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1d
awarded  Yearling
Jun
19
comment Is there a limit to how many skills a person can master?
I see. Good point. Obviously one can forget skills, like how to play the piano. The speaking skill was given as an example of a skill you acquire without an effort. But the 'some' serves as a guard there; obviously skills can 'diminish'.
Jun
19
awarded  Commentator
Jun
19
comment Is there a limit to how many skills a person can master?
I'm not sure I can link your comment to a particular part of the answer.
May
26
comment Does transparency have its own visual channel?
That's a great answer, I only wish it would address the question more directly. The answer offers support to the idea that transparency is a higher-level operation, thus cannot have its own channel.
May
23
comment Does transparency have its own visual channel?
That is exactly my thinking, I doubt it is decoded in V1. You could also argue that transparency requires some higher level comparisons, as it involves both colour comparison, and some form of mental subtraction - you can attribute a single colour to two different objects. It kind of follow that you cannot attribute to it the term 'channel' - it's higher level.
May
20
answered Is there a limit to how many skills a person can master?
May
20
revised Bringing dreams to conscious awareness
Quite a few punctuation and spelling corrections.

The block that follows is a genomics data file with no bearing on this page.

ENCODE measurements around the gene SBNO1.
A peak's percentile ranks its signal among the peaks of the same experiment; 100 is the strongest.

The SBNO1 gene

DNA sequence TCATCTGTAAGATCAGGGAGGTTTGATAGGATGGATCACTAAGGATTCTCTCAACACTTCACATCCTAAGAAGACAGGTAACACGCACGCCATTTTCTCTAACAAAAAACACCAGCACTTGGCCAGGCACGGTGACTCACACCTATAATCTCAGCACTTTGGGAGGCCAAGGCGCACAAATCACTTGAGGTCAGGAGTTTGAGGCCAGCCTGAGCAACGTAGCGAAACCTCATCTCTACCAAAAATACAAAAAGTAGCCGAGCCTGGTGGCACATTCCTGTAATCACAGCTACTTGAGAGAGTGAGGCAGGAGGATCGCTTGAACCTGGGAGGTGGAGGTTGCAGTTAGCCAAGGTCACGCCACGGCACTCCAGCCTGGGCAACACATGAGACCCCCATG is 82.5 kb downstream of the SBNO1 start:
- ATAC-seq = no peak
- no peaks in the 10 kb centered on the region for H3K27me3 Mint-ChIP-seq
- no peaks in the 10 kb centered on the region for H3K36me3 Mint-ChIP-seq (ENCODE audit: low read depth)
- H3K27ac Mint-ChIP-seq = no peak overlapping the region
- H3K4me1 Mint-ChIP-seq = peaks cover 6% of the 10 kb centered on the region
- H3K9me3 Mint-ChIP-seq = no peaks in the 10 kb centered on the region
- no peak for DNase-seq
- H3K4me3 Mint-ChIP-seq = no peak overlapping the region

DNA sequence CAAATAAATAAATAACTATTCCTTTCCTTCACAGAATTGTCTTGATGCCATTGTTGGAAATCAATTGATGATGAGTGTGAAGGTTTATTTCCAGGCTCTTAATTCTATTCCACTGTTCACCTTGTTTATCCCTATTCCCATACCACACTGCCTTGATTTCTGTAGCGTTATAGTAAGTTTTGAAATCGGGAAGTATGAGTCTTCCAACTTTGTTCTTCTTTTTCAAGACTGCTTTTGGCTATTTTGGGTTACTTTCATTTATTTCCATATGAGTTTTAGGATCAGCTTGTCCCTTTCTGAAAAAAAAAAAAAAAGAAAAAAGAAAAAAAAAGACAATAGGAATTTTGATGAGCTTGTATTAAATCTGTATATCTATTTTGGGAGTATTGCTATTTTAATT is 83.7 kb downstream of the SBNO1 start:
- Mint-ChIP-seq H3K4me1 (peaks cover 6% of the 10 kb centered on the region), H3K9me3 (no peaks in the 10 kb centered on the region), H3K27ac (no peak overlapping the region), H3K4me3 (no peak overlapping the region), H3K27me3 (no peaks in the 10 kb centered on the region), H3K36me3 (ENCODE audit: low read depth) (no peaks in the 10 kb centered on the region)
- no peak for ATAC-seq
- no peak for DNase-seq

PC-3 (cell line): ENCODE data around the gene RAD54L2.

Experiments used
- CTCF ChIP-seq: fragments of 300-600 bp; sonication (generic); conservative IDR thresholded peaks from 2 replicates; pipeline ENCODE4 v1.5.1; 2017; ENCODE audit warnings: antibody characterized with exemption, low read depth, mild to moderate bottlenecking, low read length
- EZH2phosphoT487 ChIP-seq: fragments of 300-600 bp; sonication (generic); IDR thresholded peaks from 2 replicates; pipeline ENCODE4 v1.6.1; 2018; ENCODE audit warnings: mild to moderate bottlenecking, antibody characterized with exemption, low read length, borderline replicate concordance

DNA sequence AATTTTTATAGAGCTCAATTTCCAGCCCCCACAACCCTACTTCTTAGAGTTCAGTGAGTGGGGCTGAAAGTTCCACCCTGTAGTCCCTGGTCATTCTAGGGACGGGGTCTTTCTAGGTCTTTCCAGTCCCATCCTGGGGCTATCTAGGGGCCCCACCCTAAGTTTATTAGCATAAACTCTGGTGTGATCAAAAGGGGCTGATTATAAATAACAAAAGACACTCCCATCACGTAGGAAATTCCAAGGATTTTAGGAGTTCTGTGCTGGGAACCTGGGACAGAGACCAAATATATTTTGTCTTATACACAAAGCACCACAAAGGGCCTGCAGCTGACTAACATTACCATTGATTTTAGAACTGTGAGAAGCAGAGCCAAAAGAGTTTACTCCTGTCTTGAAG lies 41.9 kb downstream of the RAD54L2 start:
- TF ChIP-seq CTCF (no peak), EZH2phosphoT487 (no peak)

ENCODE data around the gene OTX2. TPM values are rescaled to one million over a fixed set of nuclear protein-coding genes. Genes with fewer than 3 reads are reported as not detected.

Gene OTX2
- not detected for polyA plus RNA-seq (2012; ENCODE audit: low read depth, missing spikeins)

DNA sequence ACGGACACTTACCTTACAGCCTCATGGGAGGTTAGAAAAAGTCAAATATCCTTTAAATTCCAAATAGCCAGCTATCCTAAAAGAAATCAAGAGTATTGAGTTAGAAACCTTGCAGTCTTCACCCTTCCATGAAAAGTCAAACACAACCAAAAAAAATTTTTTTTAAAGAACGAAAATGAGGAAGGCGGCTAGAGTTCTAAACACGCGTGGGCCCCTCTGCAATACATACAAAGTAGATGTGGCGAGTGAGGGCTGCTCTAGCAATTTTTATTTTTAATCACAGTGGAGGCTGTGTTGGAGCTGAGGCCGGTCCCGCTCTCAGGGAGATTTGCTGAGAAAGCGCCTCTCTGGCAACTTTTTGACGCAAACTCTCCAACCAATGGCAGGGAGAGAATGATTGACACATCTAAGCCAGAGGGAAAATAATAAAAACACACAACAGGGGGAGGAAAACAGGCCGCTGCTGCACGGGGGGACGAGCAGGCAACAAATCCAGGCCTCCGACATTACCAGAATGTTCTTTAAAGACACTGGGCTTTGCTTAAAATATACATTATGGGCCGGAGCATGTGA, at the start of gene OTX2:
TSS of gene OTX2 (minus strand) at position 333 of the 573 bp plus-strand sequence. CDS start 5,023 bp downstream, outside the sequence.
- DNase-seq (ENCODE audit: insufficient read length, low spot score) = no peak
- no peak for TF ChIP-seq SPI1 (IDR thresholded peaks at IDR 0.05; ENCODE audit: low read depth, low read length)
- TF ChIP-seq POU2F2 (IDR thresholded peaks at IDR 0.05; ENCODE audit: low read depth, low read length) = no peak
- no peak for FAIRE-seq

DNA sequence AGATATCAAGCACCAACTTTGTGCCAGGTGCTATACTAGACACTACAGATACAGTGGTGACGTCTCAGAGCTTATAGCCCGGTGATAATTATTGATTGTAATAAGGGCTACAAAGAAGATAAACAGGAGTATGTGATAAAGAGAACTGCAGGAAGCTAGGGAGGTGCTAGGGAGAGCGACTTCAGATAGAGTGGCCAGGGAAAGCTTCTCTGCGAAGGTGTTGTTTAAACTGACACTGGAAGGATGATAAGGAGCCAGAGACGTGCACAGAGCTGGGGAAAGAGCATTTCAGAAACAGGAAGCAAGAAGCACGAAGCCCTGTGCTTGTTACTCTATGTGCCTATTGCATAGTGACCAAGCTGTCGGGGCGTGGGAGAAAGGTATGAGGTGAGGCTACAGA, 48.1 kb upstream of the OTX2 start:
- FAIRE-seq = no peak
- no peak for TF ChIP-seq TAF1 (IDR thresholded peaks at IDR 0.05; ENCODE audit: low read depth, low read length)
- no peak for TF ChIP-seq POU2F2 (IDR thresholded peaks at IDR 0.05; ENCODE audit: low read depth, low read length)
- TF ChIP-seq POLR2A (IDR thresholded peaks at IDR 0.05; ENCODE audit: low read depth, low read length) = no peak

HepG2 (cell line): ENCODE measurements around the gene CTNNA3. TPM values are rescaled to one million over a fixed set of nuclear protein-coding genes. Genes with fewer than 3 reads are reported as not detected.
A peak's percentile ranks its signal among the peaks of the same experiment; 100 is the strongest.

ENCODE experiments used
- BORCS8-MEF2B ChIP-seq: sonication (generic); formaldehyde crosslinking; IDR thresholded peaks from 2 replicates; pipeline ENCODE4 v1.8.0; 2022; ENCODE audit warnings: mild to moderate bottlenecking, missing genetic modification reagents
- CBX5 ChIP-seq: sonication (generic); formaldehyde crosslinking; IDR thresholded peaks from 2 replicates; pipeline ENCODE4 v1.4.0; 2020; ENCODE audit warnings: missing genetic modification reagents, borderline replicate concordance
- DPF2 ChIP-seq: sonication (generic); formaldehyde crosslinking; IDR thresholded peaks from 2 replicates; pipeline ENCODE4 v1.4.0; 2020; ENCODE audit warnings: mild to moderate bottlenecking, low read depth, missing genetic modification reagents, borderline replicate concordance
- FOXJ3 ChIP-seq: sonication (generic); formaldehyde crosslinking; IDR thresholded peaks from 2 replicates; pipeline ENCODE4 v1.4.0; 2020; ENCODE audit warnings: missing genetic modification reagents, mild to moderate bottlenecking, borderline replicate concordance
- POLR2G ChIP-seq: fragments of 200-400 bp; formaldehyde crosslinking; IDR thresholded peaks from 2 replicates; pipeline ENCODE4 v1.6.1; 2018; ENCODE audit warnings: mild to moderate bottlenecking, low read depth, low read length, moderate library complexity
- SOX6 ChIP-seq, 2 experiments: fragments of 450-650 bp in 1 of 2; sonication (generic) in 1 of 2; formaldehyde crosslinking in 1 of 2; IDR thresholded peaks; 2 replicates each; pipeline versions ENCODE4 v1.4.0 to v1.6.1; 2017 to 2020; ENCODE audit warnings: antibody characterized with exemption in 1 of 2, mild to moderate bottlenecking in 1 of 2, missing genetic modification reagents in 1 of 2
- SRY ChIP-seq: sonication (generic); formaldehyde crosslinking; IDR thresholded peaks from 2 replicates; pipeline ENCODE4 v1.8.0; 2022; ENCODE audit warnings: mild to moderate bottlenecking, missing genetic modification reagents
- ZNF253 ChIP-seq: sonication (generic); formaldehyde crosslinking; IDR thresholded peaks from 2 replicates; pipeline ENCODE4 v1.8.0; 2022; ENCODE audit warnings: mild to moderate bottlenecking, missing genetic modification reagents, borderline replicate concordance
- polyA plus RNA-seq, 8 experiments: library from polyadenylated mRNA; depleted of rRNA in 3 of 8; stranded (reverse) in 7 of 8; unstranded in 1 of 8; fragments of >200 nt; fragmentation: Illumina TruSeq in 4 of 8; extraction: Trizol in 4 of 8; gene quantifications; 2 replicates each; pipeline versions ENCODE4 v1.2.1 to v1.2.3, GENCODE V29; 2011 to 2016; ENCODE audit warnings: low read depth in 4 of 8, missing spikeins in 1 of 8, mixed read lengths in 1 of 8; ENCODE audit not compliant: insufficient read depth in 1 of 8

May
20
suggested suggested edit on Bringing dreams to conscious awareness
May
20
asked Does transparency have its own visual channel?
Apr
30
awarded  Tumbleweed
Apr
23
asked What cognitive principle is behind loss (without aversion)
Oct
8
comment Sensory dissonance: Will the visual or auditory channel win?
This is a fantastic answer. I just don't think the McGurk effect serves a proof for dominance - the effect demonstrates the interaction between the two channels, resulting in either fusion or combination; but not dominance.
Oct
8
accepted Sensory dissonance: Will the visual or auditory channel win?
Oct
3
revised Sensory dissonance: Will the visual or auditory channel win?
deleted 6 characters in body
Oct
3
comment If time travel were possible, would travelling back in time result in memory loss?
There are plenty of discussion on this on the physics forum. I reckon the question should move there.
Oct
3
asked Sensory dissonance: Will the visual or auditory channel win?
Sep
22
comment Does correcting responses after feedback lead to better learning?
With this I agree. Although I find the question somewhat incomplete - what is the overall goal and context of the experiment? And example question and answers would also help. It would be beneficial if the OP extend the question to answer these in order to receive more relevant answers.
Sep
22
comment Does correcting responses after feedback lead to better learning?
@what - if I understand you correctly, your comment seems to suggest that operant conditioning has no place here due to the complexity of the problem and the simplicity of the feedback. However, while subjects may not understand the reason, subjects shall still be able to learn the link between the stimuli and response. For instance, any 4 year old should be able to learn that a statement such as "The speed of sound is proportional to the density, elasticity and temperature of the medium" is right, even if one has no notion of what the vocabulary actually mean.
Sep
22
awarded  Supporter